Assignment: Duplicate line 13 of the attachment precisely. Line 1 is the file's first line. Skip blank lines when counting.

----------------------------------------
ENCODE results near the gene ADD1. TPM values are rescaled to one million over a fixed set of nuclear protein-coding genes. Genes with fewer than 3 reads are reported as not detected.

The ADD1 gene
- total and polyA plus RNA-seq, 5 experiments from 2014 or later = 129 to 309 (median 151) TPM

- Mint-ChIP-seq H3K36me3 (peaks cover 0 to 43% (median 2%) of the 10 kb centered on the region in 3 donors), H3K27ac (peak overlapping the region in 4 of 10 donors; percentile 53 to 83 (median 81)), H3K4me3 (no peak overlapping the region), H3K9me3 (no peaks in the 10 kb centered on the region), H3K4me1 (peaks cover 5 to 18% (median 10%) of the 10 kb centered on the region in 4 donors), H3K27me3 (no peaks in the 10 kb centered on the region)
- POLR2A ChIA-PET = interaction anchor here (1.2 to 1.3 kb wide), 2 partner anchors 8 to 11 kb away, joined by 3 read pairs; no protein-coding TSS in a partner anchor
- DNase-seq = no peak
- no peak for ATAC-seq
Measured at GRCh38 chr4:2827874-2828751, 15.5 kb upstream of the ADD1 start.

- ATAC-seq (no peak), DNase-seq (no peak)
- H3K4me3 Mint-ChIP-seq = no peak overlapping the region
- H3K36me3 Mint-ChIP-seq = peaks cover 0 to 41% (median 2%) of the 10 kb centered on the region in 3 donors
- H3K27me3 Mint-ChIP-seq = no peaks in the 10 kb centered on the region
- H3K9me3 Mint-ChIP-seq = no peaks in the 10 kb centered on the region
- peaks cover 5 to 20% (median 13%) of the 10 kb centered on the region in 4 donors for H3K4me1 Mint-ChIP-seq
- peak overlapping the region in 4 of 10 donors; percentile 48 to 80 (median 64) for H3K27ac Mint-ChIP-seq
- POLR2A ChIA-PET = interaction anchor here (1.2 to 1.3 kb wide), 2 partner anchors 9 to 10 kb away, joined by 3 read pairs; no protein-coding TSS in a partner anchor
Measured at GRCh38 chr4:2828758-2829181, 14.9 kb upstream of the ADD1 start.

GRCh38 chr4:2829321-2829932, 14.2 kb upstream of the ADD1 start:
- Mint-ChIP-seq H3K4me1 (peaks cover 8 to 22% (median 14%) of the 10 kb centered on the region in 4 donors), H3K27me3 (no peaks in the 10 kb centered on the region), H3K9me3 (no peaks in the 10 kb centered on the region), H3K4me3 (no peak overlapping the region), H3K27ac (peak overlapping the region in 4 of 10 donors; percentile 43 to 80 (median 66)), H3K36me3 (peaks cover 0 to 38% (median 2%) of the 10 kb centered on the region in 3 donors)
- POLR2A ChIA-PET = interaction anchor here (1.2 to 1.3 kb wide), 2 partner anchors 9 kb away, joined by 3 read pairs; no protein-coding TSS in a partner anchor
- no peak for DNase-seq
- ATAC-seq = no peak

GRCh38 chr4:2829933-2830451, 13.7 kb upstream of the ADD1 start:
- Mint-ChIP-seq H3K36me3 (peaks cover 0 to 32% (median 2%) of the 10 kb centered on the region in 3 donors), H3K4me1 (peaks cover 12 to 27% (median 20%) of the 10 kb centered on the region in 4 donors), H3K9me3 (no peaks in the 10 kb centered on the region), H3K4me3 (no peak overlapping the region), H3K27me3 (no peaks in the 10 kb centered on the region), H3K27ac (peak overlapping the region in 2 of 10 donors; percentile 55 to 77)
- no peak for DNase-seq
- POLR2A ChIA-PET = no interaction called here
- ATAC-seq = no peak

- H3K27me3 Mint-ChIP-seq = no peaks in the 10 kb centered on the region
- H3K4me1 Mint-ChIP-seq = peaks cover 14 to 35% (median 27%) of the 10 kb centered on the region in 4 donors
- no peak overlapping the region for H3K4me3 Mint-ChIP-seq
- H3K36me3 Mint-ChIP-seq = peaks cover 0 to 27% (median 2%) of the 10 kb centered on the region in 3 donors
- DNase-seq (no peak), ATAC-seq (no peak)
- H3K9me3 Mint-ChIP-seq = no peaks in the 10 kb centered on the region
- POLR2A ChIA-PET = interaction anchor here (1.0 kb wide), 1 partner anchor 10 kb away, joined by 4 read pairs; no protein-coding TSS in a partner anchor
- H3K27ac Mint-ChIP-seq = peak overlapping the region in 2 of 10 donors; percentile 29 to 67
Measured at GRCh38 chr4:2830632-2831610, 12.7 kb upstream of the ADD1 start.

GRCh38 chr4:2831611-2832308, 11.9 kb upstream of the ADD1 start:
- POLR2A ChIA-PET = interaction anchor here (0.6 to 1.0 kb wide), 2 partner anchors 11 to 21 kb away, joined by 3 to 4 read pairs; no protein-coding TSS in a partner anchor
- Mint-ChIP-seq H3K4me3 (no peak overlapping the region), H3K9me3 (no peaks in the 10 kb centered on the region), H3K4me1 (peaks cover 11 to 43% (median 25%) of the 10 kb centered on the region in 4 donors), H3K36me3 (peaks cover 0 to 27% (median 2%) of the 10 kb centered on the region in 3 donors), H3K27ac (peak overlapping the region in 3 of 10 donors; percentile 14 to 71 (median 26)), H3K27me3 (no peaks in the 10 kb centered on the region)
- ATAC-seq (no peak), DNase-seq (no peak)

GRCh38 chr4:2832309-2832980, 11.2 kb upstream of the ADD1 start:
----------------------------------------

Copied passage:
- H3K9me3 Mint-ChIP-seq = no peaks in the 10 kb centered on the region